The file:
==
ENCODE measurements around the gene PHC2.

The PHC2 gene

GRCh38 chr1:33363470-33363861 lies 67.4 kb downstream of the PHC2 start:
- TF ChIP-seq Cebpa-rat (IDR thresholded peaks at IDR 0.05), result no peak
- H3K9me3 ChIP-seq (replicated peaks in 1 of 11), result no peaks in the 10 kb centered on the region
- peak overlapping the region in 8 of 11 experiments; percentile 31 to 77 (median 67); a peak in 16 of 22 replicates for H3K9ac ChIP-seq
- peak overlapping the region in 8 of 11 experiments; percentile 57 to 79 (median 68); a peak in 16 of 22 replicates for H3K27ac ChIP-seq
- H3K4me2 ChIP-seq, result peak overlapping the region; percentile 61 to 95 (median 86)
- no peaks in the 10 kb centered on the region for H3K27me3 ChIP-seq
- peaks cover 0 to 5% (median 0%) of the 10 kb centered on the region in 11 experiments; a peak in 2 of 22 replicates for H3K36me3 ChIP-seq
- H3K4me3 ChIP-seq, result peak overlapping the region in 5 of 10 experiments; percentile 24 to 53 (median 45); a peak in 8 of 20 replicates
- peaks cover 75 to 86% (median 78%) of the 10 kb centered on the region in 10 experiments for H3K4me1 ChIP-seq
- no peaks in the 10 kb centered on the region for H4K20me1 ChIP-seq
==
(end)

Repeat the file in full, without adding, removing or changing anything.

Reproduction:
ENCODE measurements around the gene PHC2.

The PHC2 gene

GRCh38 chr1:33363470-33363861 lies 67.4 kb downstream of the PHC2 start:
- TF ChIP-seq Cebpa-rat (IDR thresholded peaks at IDR 0.05), result no peak
- H3K9me3 ChIP-seq (replicated peaks in 1 of 11), result no peaks in the 10 kb centered on the region
- peak overlapping the region in 8 of 11 experiments; percentile 31 to 77 (median 67); a peak in 16 of 22 replicates for H3K9ac ChIP-seq
- peak overlapping the region in 8 of 11 experiments; percentile 57 to 79 (median 68); a peak in 16 of 22 replicates for H3K27ac ChIP-seq
- H3K4me2 ChIP-seq, result peak overlapping the region; percentile 61 to 95 (median 86)
- no peaks in the 10 kb centered on the region for H3K27me3 ChIP-seq
- peaks cover 0 to 5% (median 0%) of the 10 kb centered on the region in 11 experiments; a peak in 2 of 22 replicates for H3K36me3 ChIP-seq
- H3K4me3 ChIP-seq, result peak overlapping the region in 5 of 10 experiments; percentile 24 to 53 (median 45); a peak in 8 of 20 replicates
- peaks cover 75 to 86% (median 78%) of the 10 kb centered on the region in 10 experiments for H3K4me1 ChIP-seq
- no peaks in the 10 kb centered on the region for H4K20me1 ChIP-seq